Protesters and police discuss the ‘Seattle Autonomous Zone’ or ‘CHAZ,’ what’s next

VIDEO:Seattle police working on reopening a dialogue with protestors

SEATTLE — The Seattle Police Department East Precinct has been boarded up since Monday and surrounded by protesters. A large banner over one wall now states, “THIS SPACE IS NOW PROPERTY OF THE SEATTLE PEOPLE.”

There’s another sign that states, “Capitol Hill Autonomous Zone,” also called “CHAZ” on social media. The area that is now barricaded off by protesters covers about six city blocks.

At 11th and E. Pine, there’s a "Cop free CO-OP” that’s stocked with free food and supplies. Murals cover almost every wall — many of them honoring the black lives killed by police.

Content Continues Below

Now both police and protesters are starting to talk about what’s next.

“I think it means a lot of things. Everything in the autonomous zone is free right now,” said Kate VanPetten, who works at Caffe Vita in the neighborhood. “It’s an anti-racist zone,” she said. VanPetten said she and most employees have been participating in the protests almost every day.

Many businesses in the area that are starting to reopen amid the pandemic are supporting the movement.

“We’ve been setting out free coffee for the protesters and doing everything we can to support them,” VanPetten said.

There are also barricades preventing the Seattle Fire Department from accessing and responding to emergencies.

“We’re working to maintain a bit of health and safety,” said Chief Harold Scoggins of the Seattle Fire Department. “The ultimate goal is we want to see our streets open,” he said.

Some residents in the neighborhood say access to their buildings is blocked.

“It’s a bit stressful. It’s like checking in with somebody to get into your own home,” said Mckenzie Diamond, who lives in the “Autonomous Zone.” “Just making it so people can get into their buildings. Keep the zone however they want, and move the fencing so people can go home,” she said.

The Seattle Police Department removed barriers and cleared out the area Monday to de-escalate the situation. Officers also boarded up the building.

“We wanted to be able to facilitate and support peaceful demonstrations,” said Assistant Chief Deanna Nollette.

She said the department heard reports of individuals checking for people’s ID at barricades that people set up.

“No one at these checkpoints has the legal authority to demand identification from anyone. We ask if anyone is subjected to these demands to call 911 and report the incident,” Nollette said.

“We’ve heard, anecdotally, reports of citizens and businesses being asked to pay a fee to operate within this area. This is the crime of extortion. If anyone has been subjected to this, we need them to call 911,” Nollette added.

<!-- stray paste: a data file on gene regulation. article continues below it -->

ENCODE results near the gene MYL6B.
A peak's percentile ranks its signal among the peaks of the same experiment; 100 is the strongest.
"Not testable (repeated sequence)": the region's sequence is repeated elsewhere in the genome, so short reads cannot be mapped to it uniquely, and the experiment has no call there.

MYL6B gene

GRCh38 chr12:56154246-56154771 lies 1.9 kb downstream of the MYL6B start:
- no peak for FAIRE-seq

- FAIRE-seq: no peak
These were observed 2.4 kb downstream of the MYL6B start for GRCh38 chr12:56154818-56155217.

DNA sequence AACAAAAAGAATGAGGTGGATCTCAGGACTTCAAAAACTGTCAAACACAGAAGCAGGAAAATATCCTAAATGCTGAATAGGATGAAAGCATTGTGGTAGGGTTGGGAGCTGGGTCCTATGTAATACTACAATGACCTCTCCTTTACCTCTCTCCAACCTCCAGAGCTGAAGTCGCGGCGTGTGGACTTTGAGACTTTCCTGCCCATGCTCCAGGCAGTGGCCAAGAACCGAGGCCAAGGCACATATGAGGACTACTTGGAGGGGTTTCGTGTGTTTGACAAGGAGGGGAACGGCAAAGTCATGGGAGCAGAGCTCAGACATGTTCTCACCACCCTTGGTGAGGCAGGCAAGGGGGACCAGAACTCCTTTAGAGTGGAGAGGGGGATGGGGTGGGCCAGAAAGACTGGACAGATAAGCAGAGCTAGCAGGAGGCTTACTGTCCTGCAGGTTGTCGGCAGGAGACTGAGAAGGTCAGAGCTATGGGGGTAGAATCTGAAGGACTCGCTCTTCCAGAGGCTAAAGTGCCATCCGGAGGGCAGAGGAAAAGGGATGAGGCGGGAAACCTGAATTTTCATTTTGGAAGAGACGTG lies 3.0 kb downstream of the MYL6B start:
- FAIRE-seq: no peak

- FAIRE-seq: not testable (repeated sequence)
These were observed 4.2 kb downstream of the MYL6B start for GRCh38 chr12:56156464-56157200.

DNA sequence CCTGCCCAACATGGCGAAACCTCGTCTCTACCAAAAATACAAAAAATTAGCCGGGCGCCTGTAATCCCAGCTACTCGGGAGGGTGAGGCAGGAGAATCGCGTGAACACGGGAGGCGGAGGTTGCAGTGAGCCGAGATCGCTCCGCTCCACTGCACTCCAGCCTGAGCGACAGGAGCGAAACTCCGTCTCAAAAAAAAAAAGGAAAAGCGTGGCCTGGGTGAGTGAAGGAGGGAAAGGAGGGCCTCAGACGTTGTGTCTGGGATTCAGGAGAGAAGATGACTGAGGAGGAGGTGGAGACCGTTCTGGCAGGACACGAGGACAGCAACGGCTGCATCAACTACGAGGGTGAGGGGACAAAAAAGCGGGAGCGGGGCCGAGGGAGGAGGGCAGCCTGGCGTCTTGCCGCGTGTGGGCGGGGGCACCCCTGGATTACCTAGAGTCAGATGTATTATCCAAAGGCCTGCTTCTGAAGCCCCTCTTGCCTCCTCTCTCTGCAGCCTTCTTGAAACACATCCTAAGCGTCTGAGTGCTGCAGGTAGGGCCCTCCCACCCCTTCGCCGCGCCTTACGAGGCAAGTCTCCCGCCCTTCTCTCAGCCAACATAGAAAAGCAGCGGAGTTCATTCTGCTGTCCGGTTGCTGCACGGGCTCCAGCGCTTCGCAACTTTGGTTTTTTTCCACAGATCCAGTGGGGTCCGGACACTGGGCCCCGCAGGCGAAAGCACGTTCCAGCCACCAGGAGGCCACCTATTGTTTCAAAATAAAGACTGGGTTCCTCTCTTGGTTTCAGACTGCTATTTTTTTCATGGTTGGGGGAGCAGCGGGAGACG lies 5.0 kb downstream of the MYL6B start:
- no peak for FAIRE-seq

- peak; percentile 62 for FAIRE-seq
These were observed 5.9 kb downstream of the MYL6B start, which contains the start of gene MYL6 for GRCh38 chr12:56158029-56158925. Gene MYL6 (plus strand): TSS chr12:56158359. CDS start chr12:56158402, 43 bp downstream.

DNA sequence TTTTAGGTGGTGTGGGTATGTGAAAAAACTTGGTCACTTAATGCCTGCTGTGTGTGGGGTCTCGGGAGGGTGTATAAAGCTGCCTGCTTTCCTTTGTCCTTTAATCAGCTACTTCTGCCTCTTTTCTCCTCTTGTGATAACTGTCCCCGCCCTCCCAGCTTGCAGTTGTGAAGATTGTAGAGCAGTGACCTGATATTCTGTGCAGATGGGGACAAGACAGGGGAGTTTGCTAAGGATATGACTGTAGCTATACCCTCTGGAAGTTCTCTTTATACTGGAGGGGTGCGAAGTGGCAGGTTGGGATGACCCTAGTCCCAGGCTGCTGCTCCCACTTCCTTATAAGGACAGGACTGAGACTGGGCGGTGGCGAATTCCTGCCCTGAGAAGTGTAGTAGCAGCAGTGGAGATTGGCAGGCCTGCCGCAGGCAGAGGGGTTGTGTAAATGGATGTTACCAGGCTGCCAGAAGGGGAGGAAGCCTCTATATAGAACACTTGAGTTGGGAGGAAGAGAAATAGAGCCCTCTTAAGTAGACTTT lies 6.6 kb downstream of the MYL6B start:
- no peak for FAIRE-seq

She said officers are responding to priority 911 calls in the area,; though, response times are slower since they’re not operating out of the East Precinct.

She also said the department was made aware of several threats to burn down the East Precinct building and pointed out the building is connected to apartments and businesses.

“This would endanger residents, firefighters and businesses,” Nollette said.

Protestors said they’re here to spread their message peacefully.

“Anyone causing any trouble towards the building does not have anything to do with what we’re trying to do. They are on their own agenda. They’re on a selfish agenda. We are here for the people,” said Rooks, a Seattle musician and protester.

But he emphasized it was critical to take over the building — at least from the outside.

“Now they’re being forced to look and hear us out,” Rooks said. “This isn’t normal for people. We shouldn’t have to force ourselves to live like this just to be heard,” he said.

He added that he feels the “Autonomous Zone” detracts from the goal.

“We’re not trying to take over a part of the city. We’re just trying to send a message and get some justice and equality,” Rooks said.

The Seattle Police Department said it is working to restart conversations about how to move forward.

“It’s just a matter of establishing this dialogue. We’d love nothing more than to be able to open our precinct buildings,” Nollette said. “What we want to do is give an opportunity for everyone’s tempers to calm, and for us to approach the table with a view towards equity,” she said.